Jesus, likewise, illustrates the importance of rest in His handling of the disciples.  We read in Mark 6:30-31:

30 The apostles gathered around Jesus and reported to him all that they had done and taught. 31 He said to them, “Come away by yourselves to a remote place and rest for a while.” For many people were coming and going, and they did not even have time to eat.

Jesus understood that the disciples could not continue to labor, even for the gospel, indefinitely.  They needed a time of rest and recovery.

2. Rest Reflects Faith in God

Part of what drives many of us to “workaholism” is the fear that if we ever stop working, our well being and our worth will diminish.  Recall the 11% who said “work is their lives.”  Regular rest reminds us that ultimately our well being depends upon someone far greater than ourselves.  As one scholar put it, “The sabbaths were a way of teaching Israel that ‘one does not live by bread alone but on every word that comes from the mouth of the LORD’ (Deut 8:3).”1

3. Rest Now Points Us Towards the Rest to Come

The author of Hebrews, reflecting upon Israel’s rest as they entered the promised lands, makes an important point:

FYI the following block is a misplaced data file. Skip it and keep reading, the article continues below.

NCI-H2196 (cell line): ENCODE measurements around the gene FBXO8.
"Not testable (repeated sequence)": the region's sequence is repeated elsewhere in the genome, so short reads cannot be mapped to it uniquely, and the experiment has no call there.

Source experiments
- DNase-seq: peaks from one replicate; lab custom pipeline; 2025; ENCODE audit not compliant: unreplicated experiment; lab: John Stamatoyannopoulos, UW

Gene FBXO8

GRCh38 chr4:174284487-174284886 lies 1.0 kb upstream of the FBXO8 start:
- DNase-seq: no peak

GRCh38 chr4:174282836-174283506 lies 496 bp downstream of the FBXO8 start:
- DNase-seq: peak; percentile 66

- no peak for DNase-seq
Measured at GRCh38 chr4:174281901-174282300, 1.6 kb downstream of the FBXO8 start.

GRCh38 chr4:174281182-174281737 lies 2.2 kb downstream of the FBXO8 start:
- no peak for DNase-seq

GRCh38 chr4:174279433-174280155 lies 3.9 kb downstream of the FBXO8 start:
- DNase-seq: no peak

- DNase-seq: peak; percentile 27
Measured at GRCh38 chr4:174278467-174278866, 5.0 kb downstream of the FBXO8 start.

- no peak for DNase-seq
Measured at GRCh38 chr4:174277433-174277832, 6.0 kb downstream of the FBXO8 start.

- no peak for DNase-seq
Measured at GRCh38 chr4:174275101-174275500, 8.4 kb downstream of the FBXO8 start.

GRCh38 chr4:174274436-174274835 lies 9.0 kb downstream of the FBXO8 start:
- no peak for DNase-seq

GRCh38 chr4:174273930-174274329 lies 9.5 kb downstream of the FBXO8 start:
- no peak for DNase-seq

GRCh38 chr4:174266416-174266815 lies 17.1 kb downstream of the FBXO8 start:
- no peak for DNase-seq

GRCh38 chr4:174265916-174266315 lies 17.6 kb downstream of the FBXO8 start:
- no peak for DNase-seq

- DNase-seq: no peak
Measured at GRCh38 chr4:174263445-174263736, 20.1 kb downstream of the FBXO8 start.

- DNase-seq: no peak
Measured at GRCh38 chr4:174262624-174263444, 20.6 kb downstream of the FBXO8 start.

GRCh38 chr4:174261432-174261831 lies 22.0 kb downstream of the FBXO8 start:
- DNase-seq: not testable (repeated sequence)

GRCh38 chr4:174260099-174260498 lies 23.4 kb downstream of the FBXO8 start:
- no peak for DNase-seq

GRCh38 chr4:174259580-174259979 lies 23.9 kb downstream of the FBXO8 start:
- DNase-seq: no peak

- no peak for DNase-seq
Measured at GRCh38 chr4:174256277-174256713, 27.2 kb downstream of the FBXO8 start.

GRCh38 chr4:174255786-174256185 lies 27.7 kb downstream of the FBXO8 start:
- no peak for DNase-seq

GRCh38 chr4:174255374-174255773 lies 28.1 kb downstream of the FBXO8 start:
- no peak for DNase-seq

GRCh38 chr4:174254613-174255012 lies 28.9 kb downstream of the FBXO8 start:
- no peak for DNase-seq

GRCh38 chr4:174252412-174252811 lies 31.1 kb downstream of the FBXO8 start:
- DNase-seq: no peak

8 For if Joshua had given them rest, God would not have spoken later about another day. 9 Therefore, a Sabbath rest remains for God’s people. 10 For the person who has entered his rest has rested from his own works, just as God did from his. 11 Let us then make every effort to enter that rest, so that no one will fall into the same pattern of disobedience.

A great and final rest is coming for a people of God.  Not a rest free from activity and purpose, as Dr. Wellum reminded us, but a rest free from the wearing effects of sin.  When we pause to rest from our labor now, it ought to remind us of the greater rest that God has in store in the new heavens and the new earth.

Final Thoughts

Like most virtues, labor is a balance between two extremes.  On the one hand, there are those of us who look at our work as a curse and a burden, wishing we could give ourselves totally over to rest and leisure.  On the other hand, for some of us “work is our life.”  All our hope and all our value is bound up in the tasks we accomplish with our own two hands.  Hopefully, these last two posts have been a helpful reminder that a biblical view of rest and labor strikes a balance between these two extremes.  Work is a gift from God to be done with our whole hearts for His glory.  At the same time, God set within his creation a rhythm of rest: the need to step back from our work and to trust in the faithfulness of God to preserve us.